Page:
- The presenter then returns to the group and shares how the group has helped further their thinking or address the issue. They can ask clarifying questions about ideas that were raised and discuss them interactively with others. This portion of the breakout lasts about 10 minutes
- The presenter then thanks the group and the exercise is complete.
A structured brainstorming process is great if a group has to come up with new ideas or new solutions and you want them to think as creatively as possible. In this model, the question to consider is the same for all groups, but each group can explore the question separately and then bring back ideas to the whole. A structured brainstorm requires a note-taker, a time keeper, and a facilitator for each small group.
The process includes a few steps:
Phase 1: Generating Ideas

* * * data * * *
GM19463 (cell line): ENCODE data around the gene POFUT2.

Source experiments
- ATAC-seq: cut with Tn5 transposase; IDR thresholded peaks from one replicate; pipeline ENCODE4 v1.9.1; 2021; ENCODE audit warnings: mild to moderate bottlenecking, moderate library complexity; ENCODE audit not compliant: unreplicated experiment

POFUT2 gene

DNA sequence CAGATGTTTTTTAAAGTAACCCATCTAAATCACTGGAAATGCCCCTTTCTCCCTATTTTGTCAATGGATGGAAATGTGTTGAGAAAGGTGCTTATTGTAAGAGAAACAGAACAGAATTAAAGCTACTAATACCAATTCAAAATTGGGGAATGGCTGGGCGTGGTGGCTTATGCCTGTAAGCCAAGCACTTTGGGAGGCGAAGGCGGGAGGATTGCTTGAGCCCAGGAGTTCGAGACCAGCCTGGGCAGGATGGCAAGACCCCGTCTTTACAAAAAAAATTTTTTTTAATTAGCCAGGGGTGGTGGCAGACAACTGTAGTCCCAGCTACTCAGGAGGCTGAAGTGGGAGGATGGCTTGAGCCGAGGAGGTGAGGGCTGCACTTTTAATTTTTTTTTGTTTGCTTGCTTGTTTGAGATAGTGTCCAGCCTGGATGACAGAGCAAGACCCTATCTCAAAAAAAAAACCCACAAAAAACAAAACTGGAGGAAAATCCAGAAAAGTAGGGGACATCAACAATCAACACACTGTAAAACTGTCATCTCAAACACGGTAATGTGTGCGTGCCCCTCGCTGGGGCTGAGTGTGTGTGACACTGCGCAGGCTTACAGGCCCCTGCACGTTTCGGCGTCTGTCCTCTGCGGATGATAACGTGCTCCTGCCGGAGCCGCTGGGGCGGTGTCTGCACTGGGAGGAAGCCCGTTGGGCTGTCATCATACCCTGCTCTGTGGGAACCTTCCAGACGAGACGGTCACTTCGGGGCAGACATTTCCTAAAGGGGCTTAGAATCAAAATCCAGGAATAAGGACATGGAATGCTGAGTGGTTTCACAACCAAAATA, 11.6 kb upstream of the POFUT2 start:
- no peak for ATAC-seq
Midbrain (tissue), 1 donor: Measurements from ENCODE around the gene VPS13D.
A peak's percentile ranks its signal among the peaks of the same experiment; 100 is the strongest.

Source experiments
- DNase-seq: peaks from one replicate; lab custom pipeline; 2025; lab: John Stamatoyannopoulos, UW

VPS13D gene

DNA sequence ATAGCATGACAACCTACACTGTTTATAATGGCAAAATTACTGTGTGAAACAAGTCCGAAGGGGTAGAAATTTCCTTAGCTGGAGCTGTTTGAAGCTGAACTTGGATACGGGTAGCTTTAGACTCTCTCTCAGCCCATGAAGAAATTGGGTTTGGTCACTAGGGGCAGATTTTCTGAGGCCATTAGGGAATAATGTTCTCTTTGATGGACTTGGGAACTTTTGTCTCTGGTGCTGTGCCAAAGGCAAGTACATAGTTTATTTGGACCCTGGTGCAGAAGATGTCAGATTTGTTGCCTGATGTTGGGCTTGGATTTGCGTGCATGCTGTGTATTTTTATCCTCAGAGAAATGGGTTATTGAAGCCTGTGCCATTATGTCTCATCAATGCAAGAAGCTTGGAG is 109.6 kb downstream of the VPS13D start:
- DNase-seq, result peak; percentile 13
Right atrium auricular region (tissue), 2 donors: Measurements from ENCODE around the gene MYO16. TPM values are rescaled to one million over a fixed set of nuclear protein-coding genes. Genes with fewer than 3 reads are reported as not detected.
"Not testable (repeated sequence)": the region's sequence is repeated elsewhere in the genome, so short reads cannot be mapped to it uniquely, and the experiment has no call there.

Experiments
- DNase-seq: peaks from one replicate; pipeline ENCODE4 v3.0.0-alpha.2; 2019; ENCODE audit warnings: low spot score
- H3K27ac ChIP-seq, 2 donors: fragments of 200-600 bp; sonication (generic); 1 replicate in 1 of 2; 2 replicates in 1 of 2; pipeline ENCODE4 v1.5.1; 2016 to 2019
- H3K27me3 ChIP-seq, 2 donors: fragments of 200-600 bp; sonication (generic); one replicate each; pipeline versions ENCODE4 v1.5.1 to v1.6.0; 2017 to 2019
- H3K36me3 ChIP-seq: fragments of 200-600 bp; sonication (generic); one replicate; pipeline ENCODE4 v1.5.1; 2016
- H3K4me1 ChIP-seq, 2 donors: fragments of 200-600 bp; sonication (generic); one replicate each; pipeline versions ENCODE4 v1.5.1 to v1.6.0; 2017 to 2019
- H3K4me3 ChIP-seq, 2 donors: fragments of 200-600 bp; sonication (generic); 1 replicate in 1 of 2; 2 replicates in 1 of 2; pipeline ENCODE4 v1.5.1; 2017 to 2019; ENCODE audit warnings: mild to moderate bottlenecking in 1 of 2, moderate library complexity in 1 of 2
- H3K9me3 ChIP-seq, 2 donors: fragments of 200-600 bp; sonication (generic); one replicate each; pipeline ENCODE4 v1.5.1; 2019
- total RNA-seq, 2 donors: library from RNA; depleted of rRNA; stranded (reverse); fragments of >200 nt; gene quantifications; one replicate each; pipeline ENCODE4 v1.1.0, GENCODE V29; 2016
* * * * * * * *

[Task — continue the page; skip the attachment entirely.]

- The facilitator begins by explaining the rules of brainstorming: no criticism or judgement, focus on quantity not quality, and build on each other’s ideas.
- The note-taker records all of the ideas that are generated during the brainstorm.
- Each group has a set amount of time (usually around 15 minutes) to generate as many ideas as possible.
Phase 2: Clarifying Ideas
- Before moving on, the group can ask clarifying questions of each other if there are any brainstormed ideas that they don’t understand or want to know more about.
Phase 3: Combining Ideas
- During this phase, the facilitator asks if there are any ideas on the list that are similar enough that they could be combined into one theme. Do this multiple times to group ideas into larger themes or categories.
Phase 4: Narrowing down Ideas
- Now, the group looks at the list that they have brainstormed and organized and begins to narrow down to the top 5 (or a number you have predetermined) best ideas. These are the ideas that your small group will be back to the larger team.
This type of brainstorming is perfect for groups who need to come up with a lot of new ideas in a short period of time – it increases productivity and encourages creativity, but it does so in a structure that ensures results and keeps people on track.
World Cafe Brainstorming